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19 Diabetes Myths That Could Be Sabotaging Your Health

Misconceptions about diabetes risk factors, symptoms, healthy foods, and more could affect how diabetes patients take care of themselves.

Separating fact from fiction can be tricky when you have a chronic condition—especially one as misunderstood as diabetes. Here, we debunk 19 diabetes myths that could be sabotaging your health.

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Myth: Eating sugar causes diabetes

Fact: Arguably the biggest diabetes myth is that sugar causes diabetes. That said, sugar does seem to play an indirect role. For one thing, eating too much of the sweet stuff can lead to obesity, which is a risk factor for type 2 diabetes, says diabetes expert David Marrero, PhD, director of the University of Arizona Health Sciences Center for Elimination of Border Health Disparities. And research suggests that sugary drinks can increase diabetes risk, even after accounting for weight.

A large study published in 2019 in Diabetes Care found that increasing consumption of sugary beverages—including drinks with added sugar, 100-percent fruit juices, or artificially sweetened drinks—was associated with a 16-18 percent higher risk of type 2 diabetes. These rapidly absorbed sugars may damage cells in the pancreas that secrete insulin.

There are sneaky sources of sugar hiding everywhere, so you’re probably consuming more than you think. Look at nutrition labels and avoid highly processed foods. The World Health Organization recommends adults have no more than six teaspoons (or 24 grams) of sugar a day.

Woman checking blood sugar level while sitting on benchMaskot/Getty Images

Myth: Thin people don’t get type 2 diabetes

Fact: More than 90 percent of people with diabetes are overweight or obese, according to a study published in 2017 in Diabetes Spectrum. So that means 1o percent of people with diabetes are not overweight or obese. “The risks for developing type 2 diabetes are complex and multiple,” says Emily Nosova, MD, an endocrinologist specializing in diabetes at the Mount Sinai Health System in New York City. “Excess weight and fat distribution—especially visceral fat—certainly play an important role. But several other important factors also contribute to a person’s risk of type 2. Those include genetics, history of medication use, cancer or autoimmune history, and lifestyle habits, such as alcohol intake and smoking.”

If you have multiple risk factors for diabetes, your chances of developing the disease are greater, she adds. Regardless of weight, if you are 45 or older get your blood sugar levels checked every three years—especially if you’re sedentary; have a personal history of gestational diabetes; heart disease; high blood pressure or high cholesterol.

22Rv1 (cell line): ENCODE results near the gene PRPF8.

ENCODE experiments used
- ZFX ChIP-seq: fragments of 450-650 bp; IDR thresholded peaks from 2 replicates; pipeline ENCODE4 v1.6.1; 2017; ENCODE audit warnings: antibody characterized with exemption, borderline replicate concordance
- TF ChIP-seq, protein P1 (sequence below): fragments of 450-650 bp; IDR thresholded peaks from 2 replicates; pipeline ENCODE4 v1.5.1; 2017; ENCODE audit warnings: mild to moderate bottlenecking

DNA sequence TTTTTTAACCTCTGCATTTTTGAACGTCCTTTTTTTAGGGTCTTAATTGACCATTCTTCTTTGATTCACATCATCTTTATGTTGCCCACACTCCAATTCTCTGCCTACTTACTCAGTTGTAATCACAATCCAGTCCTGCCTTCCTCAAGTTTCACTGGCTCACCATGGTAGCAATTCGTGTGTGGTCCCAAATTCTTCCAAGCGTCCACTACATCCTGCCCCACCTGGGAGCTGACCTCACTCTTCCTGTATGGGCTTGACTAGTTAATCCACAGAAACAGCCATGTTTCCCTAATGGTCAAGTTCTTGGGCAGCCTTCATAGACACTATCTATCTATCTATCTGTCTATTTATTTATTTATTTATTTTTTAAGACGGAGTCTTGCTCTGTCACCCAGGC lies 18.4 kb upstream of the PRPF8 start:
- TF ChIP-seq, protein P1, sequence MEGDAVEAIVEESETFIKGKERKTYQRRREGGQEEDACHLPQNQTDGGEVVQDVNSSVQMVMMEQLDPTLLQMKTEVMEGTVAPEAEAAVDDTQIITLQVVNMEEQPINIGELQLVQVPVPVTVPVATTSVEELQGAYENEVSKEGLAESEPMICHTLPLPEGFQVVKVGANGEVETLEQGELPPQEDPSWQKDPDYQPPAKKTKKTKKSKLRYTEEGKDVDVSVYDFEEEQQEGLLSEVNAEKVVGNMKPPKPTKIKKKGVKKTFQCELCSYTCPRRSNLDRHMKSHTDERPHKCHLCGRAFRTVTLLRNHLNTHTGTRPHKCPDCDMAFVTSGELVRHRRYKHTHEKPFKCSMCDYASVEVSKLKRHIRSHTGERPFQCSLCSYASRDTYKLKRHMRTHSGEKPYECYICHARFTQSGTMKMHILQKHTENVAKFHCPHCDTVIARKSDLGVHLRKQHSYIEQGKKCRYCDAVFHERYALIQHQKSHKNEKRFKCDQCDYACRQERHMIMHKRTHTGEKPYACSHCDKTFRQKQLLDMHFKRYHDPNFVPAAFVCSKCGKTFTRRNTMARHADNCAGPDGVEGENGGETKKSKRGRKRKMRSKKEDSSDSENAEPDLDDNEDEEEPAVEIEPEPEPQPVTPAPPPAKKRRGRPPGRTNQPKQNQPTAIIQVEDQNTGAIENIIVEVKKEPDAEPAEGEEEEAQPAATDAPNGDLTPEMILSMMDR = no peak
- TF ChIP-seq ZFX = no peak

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Myth: Exercise is dangerous for people with diabetes

Fact: This couldn’t be further from the truth: Numerous studies show that regular physical activity actually helps lower blood sugar levels and can improve diabetes management. The important thing is to get your doctor’s clearance if you’ve been inactive.

“I advise my patients to start with a manageable daily exercise routine,” says Dr. Nosova. “Come up with a realistic schedule based on work, commitments, sleep, and meal-timing. If daily exercise isn’t feasible, then try not to let more than two days go between exercise. Ideally, the goal is to work your way up to at least 150 minutes of cardiovascular exercise per week as per the American Diabetes Association (ADA) guidelines.”

You should also talk to your doc or a diabetes educator about how and when to test your blood sugar as part of your workout routine. “Blood sugar levels may fluctuate depending on the type of exercise,” adds Dr. Nosova. “Generally, cardiovascular exercise will lower blood sugar while weight training may cause a rise in blood sugars. Another key point: Diabetes medication doses, especially insulin, will likely change with exercise. It’s important to work closely with your diabetes care team to optimize for a safe exercise plan.” (And take extra precaution if you’re working out during the summer.)

To play it safe, especially if you’re new to exercise, keep a diabetes-friendly snack on hand in case you need to bring your blood sugar back up post-workout. Feeling weak or shaky? Your body is telling you to take a break or stop.

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Myth: Diabetes has no symptoms; only my doctor can detect it

Fact: There are some early symptoms of type 2 diabetes, but they’re often subtle enough to overlook or ignore. No wonder 20 percent of people with diabetes don’t even know they have it, according to the Centers for Disease Control and Prevention  (CDC). Telltale signs: feeling dehydrated even when you’ve been drinking, drinking more fluids than usual, frequent trips to the bathroom, feeling tired and hungry all the time, or losing weight without changes to diet or lifestyle. If you notice any of these symptoms, see your doctor. Diabetes is easily diagnosed with a blood test.

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Myth: You shouldn’t get pregnant if you have diabetes